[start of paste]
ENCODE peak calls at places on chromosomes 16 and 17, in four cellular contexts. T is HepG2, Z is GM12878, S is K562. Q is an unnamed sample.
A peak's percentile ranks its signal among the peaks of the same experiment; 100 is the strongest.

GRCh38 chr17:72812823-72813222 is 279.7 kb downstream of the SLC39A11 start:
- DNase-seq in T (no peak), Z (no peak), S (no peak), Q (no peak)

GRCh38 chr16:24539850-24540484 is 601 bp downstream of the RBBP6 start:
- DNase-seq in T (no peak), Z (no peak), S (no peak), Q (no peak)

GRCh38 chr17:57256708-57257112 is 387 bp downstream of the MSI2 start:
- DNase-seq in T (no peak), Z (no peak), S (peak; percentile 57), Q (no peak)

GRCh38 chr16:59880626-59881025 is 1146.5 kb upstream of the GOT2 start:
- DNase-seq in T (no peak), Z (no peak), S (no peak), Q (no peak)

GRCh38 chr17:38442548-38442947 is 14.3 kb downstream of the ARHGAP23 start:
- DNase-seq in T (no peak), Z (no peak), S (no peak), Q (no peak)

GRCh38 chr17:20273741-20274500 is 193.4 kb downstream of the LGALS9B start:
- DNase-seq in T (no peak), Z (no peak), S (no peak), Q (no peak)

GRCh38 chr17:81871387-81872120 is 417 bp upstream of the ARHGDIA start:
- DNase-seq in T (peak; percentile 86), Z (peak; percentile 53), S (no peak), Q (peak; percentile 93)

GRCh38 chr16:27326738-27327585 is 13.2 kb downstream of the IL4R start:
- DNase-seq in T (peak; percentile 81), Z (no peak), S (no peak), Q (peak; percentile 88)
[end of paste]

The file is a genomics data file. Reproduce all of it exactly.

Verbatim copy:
ENCODE peak calls at places on chromosomes 16 and 17, in four cellular contexts. T is HepG2, Z is GM12878, S is K562. Q is an unnamed sample.
A peak's percentile ranks its signal among the peaks of the same experiment; 100 is the strongest.

GRCh38 chr17:72812823-72813222 is 279.7 kb downstream of the SLC39A11 start:
- DNase-seq in T (no peak), Z (no peak), S (no peak), Q (no peak)

GRCh38 chr16:24539850-24540484 is 601 bp downstream of the RBBP6 start:
- DNase-seq in T (no peak), Z (no peak), S (no peak), Q (no peak)

GRCh38 chr17:57256708-57257112 is 387 bp downstream of the MSI2 start:
- DNase-seq in T (no peak), Z (no peak), S (peak; percentile 57), Q (no peak)

GRCh38 chr16:59880626-59881025 is 1146.5 kb upstream of the GOT2 start:
- DNase-seq in T (no peak), Z (no peak), S (no peak), Q (no peak)

GRCh38 chr17:38442548-38442947 is 14.3 kb downstream of the ARHGAP23 start:
- DNase-seq in T (no peak), Z (no peak), S (no peak), Q (no peak)

GRCh38 chr17:20273741-20274500 is 193.4 kb downstream of the LGALS9B start:
- DNase-seq in T (no peak), Z (no peak), S (no peak), Q (no peak)

GRCh38 chr17:81871387-81872120 is 417 bp upstream of the ARHGDIA start:
- DNase-seq in T (peak; percentile 86), Z (peak; percentile 53), S (no peak), Q (peak; percentile 93)

GRCh38 chr16:27326738-27327585 is 13.2 kb downstream of the IL4R start:
- DNase-seq in T (peak; percentile 81), Z (no peak), S (no peak), Q (peak; percentile 88)